The weird way Alabama’s embryo ruling takes on artificial wombs

Justice Jay Mitchell, writing for the majority, pounced on what he called the “latent implication” of the defense’s argument. What about a baby growing to term an artificial womb? Would it also not count as a person, he asked, just because it’s not “in utero”?

According to their ruling, the wrongful-death act “applies to all unborn children, regardless of their location,” and “no exception” can be made for embryos regardless of their age, even if they’ve been in deep freeze for a decade. Nor does the law exclude any type of “extrauterine children” science can conceive.

It’s common for judges to wrestle with complex questions as they try to apply old laws to new technology. But what’s so unusual about this decision is that the judges ended up ruling on technology that hasn’t been fully invented.

“I think the opinion is really extraordinary,” says Susan Wolf, a professor of law and medicine at the University of Minnesota. “I can’t think of another case where a court powered its ruling by looking not only at technology not actually before the court, but number two, that doesn’t exist in human beings. They can’t make a binding decision about future technology that is not even part of the case.” 

Bad law or not, the question the Alabama justices ruled on could soon be a real one. Several companies are actually developing artificial wombs to keep very premature infants alive, and other research labs are working with fluid-filled bottles in which they’ve grown mouse embryos until they are fetuses with beating hearts.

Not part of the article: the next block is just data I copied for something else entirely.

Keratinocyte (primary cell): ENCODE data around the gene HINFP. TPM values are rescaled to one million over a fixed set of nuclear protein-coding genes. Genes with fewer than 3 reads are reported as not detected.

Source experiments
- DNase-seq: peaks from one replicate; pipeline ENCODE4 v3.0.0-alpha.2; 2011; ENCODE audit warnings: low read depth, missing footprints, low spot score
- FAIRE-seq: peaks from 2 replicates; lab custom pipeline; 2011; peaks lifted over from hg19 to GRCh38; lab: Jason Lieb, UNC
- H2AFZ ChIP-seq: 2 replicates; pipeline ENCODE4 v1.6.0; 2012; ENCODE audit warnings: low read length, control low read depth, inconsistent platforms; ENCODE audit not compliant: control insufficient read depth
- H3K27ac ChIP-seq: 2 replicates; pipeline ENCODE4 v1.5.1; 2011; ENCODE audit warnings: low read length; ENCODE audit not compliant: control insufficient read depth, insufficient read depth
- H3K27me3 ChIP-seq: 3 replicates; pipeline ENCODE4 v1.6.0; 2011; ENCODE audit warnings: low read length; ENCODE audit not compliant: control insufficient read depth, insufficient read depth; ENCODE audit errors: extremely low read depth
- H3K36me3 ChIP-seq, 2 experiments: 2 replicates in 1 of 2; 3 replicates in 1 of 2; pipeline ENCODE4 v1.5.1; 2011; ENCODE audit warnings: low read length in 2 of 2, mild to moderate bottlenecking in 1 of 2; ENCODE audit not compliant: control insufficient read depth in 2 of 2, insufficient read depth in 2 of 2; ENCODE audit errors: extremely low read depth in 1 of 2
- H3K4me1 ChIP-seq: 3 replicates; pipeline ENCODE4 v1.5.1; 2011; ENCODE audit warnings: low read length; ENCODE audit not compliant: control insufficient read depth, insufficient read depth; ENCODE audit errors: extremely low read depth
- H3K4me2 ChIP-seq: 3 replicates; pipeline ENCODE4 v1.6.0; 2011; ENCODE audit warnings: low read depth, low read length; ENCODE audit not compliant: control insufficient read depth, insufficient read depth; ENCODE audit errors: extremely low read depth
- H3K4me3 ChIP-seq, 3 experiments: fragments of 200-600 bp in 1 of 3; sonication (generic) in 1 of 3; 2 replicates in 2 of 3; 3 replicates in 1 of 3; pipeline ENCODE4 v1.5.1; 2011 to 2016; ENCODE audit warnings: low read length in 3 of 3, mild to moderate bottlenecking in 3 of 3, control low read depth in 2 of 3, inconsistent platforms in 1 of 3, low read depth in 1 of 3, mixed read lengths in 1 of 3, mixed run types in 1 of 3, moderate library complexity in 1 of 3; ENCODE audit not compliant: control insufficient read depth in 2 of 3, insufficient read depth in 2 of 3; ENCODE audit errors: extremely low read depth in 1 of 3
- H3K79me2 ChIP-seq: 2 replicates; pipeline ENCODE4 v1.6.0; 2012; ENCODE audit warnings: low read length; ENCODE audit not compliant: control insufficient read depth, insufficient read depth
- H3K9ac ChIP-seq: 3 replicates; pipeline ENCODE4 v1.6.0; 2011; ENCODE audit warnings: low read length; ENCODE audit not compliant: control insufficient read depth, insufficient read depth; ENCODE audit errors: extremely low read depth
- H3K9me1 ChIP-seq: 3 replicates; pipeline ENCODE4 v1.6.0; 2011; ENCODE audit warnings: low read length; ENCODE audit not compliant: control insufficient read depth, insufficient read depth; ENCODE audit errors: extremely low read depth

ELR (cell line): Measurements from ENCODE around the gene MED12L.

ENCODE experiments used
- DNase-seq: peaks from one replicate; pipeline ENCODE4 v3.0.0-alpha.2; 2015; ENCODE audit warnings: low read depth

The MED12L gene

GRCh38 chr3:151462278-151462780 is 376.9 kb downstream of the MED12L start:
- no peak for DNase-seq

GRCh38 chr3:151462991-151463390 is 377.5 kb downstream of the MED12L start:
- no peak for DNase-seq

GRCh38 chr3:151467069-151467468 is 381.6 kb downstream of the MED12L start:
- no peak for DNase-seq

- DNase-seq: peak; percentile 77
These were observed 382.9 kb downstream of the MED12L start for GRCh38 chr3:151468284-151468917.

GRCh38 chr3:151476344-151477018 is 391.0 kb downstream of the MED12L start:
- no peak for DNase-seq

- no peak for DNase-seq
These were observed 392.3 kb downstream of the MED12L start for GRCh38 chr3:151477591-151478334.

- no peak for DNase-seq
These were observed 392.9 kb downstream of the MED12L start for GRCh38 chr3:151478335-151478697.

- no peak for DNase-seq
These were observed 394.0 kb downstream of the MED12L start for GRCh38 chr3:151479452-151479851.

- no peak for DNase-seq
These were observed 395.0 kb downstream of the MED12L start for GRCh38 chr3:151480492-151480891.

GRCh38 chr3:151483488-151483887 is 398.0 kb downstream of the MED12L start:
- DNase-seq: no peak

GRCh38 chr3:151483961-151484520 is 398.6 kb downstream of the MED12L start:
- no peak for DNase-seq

One startup company in Israel, Renewal Bio, says it wants to grow synthetic human embryos (the kind formed by stem cells) until they are 40 days old, or more, in order to collect their tissue for transplant medicine. 

All this technology is racing along, so the question of the moral and legal rights of incubated human fetuses might not be hypothetical for very long. 

Among the dilemmas lawyers and doctors could face: If a fetus is growing in a tank, would a decision to shut off its support systems be protected under liberal states’ abortion laws, which are typically based on the rights of a pregnant person? Would a fetus engineered solely to grow organs, lacking a brain cortex and without sentience, also still be considered a child in Alabama?

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